This article is from an interview with Tom, former Founder & CEO of Singapore-based car-sharing service Smove. Started in 2011, Tom grew his company from a very small team of 4 to 75 people, and expanded Smove from a fleet size of 15 cars to 450 vehicles in just two years. Here, Tom draws on his decades of experience starting and scaling Smove to share some of his key learnings regarding change management, family-like culture, running and shutting down a start-up during the pandemic, among many other things.


When Smove just started out, I had no choice but to put on multiple hats as a founder, from managing the operations to business development, I had to do everything in the beginning. As the car sharing economy in Singapore was non-existent back then, we had to create our own business model without any playbooks or templates. We also had to work hard to find different ways to scale the business.


Creating a family-like workplace culture. I believe that creating a familial atmosphere at work is very important, hence, we always supported a ‘family-first’ culture at Smove. We also place a huge focus on building strong team relationships, which we believe will lead better dynamics, to allow people to work together more effectively. I also believe that this is what leads to higher performing employees.

Change Management. As Smove was always changing and growing, it is essential to establish a strong change management culture to allow ourself to adapt to the new circumstances and challenges. Expanding the startup was challenging and incorporating change management as one of the core values helped Smove be a company that thrives despite any changes we face.

Growth Mindset. It is important to have the can-do mentality, be willing to fail and try new things. This mindset has allowed us to overcome many challenges along the way through improvisation, bootstrapping, and quickly test and learn from the iterative experiments. It allowed us to build our business ground up, from building our own hardware and software in-house (the first of its kind in Asia) to being the first large scale free-floating rental scheme in Singapore. The growth mindset also pushed us to constantly challenge ourselves and allowed us to expand to different countries.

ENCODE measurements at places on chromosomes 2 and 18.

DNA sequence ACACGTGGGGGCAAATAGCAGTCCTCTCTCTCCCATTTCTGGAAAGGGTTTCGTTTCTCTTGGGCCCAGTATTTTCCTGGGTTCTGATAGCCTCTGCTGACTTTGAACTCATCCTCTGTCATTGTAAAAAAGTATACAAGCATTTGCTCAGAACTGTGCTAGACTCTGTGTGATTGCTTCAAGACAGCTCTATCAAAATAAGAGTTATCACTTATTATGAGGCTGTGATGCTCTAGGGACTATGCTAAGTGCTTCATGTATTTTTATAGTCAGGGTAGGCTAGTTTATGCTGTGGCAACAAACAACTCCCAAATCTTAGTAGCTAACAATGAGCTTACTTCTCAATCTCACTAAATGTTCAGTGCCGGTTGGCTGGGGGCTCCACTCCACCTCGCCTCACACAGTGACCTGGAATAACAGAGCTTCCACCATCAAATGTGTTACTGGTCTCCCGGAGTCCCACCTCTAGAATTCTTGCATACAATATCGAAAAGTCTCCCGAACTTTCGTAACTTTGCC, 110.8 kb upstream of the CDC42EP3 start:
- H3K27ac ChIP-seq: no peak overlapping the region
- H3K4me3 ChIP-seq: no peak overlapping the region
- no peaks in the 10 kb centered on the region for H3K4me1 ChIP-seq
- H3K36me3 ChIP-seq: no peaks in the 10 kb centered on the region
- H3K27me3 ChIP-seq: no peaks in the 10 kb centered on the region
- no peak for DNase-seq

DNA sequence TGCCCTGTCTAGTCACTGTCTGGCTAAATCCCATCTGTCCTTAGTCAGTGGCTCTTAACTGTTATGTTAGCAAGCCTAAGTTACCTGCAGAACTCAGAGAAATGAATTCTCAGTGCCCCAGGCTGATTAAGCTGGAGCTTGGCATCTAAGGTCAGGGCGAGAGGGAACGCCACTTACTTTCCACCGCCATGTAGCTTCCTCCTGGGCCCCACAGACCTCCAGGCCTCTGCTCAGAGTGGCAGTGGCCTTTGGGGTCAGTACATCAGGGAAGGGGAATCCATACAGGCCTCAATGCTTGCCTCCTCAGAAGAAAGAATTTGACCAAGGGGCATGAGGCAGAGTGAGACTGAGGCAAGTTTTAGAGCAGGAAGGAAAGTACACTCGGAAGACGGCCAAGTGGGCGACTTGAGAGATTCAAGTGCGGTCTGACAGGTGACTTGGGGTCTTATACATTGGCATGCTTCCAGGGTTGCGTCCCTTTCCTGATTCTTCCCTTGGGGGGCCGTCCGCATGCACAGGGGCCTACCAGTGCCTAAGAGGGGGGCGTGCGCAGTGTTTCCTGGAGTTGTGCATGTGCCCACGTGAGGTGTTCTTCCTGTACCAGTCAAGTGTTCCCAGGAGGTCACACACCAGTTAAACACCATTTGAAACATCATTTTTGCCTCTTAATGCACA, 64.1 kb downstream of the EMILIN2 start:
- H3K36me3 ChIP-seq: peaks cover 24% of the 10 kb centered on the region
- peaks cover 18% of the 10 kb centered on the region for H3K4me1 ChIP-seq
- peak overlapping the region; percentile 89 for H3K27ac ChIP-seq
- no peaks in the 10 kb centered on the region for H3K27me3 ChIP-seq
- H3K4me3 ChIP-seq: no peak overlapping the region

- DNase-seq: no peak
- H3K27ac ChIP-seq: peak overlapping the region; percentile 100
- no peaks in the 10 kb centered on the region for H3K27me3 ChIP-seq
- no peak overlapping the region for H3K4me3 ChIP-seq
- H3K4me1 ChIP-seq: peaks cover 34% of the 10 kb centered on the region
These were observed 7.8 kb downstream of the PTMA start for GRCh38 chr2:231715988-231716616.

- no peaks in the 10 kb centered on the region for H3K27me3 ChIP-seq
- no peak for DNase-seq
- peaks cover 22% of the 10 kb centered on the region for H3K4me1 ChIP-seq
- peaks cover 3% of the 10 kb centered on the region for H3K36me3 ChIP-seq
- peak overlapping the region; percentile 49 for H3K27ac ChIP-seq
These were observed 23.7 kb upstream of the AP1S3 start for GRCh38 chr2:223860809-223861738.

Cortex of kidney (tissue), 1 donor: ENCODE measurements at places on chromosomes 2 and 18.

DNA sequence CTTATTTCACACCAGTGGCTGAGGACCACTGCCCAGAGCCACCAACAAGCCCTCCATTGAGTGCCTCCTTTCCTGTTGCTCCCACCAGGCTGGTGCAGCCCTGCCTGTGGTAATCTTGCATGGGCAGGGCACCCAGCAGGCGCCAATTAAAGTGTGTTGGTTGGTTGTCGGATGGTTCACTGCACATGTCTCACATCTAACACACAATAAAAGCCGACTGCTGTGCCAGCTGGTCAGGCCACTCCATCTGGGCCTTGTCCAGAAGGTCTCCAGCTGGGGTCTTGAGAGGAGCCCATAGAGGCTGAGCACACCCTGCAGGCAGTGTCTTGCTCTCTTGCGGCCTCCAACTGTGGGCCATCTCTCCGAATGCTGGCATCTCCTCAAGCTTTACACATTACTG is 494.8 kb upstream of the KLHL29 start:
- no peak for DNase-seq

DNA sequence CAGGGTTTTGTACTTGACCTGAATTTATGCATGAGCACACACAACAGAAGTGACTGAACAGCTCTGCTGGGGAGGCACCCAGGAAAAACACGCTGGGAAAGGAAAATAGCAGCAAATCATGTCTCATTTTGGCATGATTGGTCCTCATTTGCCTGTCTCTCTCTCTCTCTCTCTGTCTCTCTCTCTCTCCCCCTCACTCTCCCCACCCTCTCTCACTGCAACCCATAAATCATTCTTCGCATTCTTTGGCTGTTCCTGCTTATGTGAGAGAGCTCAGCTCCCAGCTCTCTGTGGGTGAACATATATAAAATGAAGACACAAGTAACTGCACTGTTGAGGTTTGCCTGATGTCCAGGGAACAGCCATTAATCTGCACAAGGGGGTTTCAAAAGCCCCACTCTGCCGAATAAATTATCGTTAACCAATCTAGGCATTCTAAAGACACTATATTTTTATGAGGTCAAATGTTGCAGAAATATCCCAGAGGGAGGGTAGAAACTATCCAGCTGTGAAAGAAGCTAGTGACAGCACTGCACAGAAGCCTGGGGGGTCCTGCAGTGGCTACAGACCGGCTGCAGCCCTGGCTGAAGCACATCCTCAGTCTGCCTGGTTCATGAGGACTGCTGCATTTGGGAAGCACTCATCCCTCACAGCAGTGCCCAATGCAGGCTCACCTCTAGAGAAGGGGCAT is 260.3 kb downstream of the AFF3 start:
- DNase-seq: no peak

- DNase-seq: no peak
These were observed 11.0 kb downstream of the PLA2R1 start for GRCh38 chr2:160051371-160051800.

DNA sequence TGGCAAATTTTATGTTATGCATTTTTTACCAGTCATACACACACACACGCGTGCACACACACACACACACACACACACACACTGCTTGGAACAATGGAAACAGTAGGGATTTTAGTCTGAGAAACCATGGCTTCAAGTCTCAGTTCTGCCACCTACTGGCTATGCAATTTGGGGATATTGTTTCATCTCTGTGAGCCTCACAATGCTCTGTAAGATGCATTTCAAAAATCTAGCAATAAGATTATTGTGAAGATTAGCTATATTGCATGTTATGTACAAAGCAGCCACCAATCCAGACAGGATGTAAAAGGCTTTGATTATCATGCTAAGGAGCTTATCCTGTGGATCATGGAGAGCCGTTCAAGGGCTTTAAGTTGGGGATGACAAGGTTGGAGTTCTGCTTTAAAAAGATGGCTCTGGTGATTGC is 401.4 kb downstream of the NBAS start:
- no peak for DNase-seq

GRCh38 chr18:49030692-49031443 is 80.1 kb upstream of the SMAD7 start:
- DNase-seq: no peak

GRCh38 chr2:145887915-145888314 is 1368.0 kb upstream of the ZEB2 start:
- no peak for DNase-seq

It wasn’t easy for us to come to a decision to shut down Smove. We had just finished the investment cycle and had just started making profits again. When the pandemic hit, and everything shut down, we had no resources left. A quick decision had to be made, and so together with my executive team, we decided to shut down Smove.

I do not regret the decision at all. At that point in time, I only had two main concerns in mind. The first was for my employees to find work soon, and the second was to try to do that right thing as a founder, even if it meant shutting down the company.

Some lessons or advice I would give to other founders facing the same challenges:

1) Take two steps back. It is always good to take some time to look at things from a different perspective. From talking to other entrepreneurships, or just doing it by yourself, when faced with problems, try to create a different angle from the outside and see things from the bigger picture.

2) You are not your company. Realizing that as a founder, you are not the company. Even if the company or business fail, it does not mean that you are a failure. With the multitude of challenges you will face, or are currently facing as a startup founder, it is important to create a holistic awareness of this differentiation.

3) Seeing the light at the end of the tunnel. It is easy to see things as negative. A possible option would be using COVID as a time to re-position. Take this time to find some creative solutions that will also help you with your positioning once the crisis is over.


Having spent the last 10 years in Smove, I will be using the time to look into the other things that have been bugging me for many years. I am also helping other founders. Good thing is, I have learnt that I do not have to jump into the next big time that is VC-funded. To me, entrepreneurship is not just that, it is about being involved in smaller projects, such as creating value in the community through helping other founders.

If I could give one piece of advice to myself, it would be to start a business early to learn the little things. Of course, ideally, find a business where there is a healthy future too, now that it is such a great time for funding.

It is important to be aware of what drives you. For me, my main motivation is not to make money, but rather, being a “momentum creator”. I love taking something that wasn’t there and pulling it together to create something meaningful.


When Smove came to an end earlier in 2020, it gave me more time to reflect, and my priorities in life are much clearer now. I believe that putting my relationships with my wife and kids above the (yet to be started) next company will make me a better entrepreneur. It is not easy to find this balance between family and work, but I believe that through hiring the right people (who believe in the same values as you) and communicating these values across the company will help to keep the balance.

This interview has been edited for brevity and clarity.